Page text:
The stock market took another stumble downward yesterday. The press attributed it to a struggling global economy and especially the "debt crisis" in Europe. But there is an idea that is being seriously discussed in parts of the blogosphere, but which gets no mention in any mainstream press at all. The idea is that the world economic system as we know it is about to violently shake apart, because it is absolutely not designed to survive a contraction in the Global Economy.
Most people don't understand that economic growth is not just a happy by-product of our current capitalistic system, it is the crucial underlying ingredient. To the extent that any of our wealth is counted in dollars or yen or euros - as opposed to beans or goats or clean shirts - the "value" is only and solely determined by what other people are willing to believe it is worth. So far, fine, that's basic market economics. But we have taken things one step further and built our economy of value on what we think things are going to be worth in the future. If we think there is going to be more wealth in the future, then it makes sense to invest your money in something that will return your capital plus a bonus - or if there isn't a clear investment opportunity handy, to lend it to someone who can invest it. You eventually get back your capital plus a bonus. In fact those loans themselves, that empty spot in your wallet, since they are supposed to gather the bonus to itself, become valuable things themselves, to be sold or used as collateral to borrow more money to create more debt, more bets on the future.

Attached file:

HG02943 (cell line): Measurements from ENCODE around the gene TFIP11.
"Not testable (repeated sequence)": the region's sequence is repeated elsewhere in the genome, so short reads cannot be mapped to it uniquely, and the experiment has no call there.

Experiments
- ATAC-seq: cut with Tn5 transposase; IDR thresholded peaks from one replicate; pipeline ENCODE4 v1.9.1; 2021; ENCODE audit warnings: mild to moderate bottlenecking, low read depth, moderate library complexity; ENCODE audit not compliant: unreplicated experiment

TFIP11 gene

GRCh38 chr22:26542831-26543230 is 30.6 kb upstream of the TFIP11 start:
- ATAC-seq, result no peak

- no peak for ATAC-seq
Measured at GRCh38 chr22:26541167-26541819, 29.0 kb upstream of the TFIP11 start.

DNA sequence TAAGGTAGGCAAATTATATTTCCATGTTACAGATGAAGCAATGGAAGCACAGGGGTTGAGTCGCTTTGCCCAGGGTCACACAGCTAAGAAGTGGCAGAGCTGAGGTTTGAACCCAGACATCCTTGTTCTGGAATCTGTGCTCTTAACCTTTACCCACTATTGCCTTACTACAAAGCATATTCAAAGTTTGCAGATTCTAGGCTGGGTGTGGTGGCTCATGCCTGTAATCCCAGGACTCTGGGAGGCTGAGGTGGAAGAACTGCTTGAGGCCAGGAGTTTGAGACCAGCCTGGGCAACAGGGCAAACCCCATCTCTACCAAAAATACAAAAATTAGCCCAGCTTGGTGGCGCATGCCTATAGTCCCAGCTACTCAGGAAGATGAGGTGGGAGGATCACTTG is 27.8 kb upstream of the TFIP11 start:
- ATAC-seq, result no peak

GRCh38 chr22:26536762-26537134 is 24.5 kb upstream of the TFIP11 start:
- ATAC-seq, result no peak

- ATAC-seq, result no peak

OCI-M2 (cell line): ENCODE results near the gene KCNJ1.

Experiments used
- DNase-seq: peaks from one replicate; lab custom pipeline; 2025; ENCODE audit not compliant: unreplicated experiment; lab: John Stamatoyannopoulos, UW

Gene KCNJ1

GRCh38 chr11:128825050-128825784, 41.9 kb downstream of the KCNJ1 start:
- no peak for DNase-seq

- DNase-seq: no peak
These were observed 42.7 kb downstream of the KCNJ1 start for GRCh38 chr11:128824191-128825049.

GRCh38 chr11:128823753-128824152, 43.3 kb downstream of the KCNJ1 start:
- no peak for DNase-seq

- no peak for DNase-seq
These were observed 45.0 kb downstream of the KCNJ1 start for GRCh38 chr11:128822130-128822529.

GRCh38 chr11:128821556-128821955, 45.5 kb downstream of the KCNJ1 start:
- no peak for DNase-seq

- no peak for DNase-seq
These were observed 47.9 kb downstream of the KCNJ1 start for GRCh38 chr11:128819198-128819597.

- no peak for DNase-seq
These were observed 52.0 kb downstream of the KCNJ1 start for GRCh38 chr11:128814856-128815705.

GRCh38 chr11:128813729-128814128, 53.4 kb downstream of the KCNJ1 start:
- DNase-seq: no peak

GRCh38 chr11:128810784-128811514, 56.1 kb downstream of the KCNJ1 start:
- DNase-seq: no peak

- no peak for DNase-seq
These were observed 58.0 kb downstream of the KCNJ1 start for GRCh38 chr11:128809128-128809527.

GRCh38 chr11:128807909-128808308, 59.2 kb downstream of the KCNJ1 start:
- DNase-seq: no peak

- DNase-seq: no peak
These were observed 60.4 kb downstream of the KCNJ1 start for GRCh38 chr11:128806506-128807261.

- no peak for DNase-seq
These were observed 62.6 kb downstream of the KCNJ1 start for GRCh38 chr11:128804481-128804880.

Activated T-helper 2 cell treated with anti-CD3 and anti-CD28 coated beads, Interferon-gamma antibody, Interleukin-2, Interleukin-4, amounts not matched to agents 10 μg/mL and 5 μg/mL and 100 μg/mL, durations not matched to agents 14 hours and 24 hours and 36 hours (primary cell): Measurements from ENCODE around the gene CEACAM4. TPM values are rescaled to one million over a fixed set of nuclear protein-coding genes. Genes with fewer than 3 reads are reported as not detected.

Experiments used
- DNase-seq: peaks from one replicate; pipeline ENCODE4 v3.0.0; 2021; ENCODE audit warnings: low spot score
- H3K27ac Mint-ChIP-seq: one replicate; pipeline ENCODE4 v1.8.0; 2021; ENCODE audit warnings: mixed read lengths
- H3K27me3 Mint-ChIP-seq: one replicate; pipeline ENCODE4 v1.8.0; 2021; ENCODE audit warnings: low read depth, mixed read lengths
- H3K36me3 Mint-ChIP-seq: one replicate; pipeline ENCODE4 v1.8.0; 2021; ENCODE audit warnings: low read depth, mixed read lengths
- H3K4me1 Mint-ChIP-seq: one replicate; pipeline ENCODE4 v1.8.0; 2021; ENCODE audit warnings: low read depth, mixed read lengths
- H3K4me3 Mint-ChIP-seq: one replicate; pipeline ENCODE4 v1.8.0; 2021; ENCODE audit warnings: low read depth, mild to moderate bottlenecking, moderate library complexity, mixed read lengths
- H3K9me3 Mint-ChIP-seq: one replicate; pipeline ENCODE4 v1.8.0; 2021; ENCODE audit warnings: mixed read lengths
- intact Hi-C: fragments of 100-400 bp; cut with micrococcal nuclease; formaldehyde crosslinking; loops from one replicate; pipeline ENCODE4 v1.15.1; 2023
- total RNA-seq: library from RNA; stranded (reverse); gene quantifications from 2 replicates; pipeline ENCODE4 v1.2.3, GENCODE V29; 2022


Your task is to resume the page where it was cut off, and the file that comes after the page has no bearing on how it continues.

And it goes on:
However, if there is no growth, if there is stagnation or contraction, then those interest-accruing debts become burdens, whose value is shrinking rather than growing. Investments become losses. A stock market loss of 5% means that trillions of dollars in wealth that people thought they had - just vanished. Next week trillions more may disappear.
The main difference between the mass media and the blogosphere is that the mass media (which are all embedded in vast multi-national corporations wedded to the status quo) speak as though perpetual economic growth can be regained and sustained. In the blogosphere you hear serious and well-articulated doubts. Many economists and environmentalists have tried for decades to point out that our system wasn't sustainable over the long term - that physical and environmental limits (or just incompetence) would eventually bring growth to an end.
But the coming decline in fossil fuel accessibility could itself bring an end to growth. So to could the disruptions of climate destabilization or the acidification of the oceans. Even an expansion of unrest among the poor and dispossessed of the world could be enough to put an end to growth. Because, when the fall of global finance happens, a vast amount of imagined wealth is going to go with it - and people are not going to have the things they thought they did.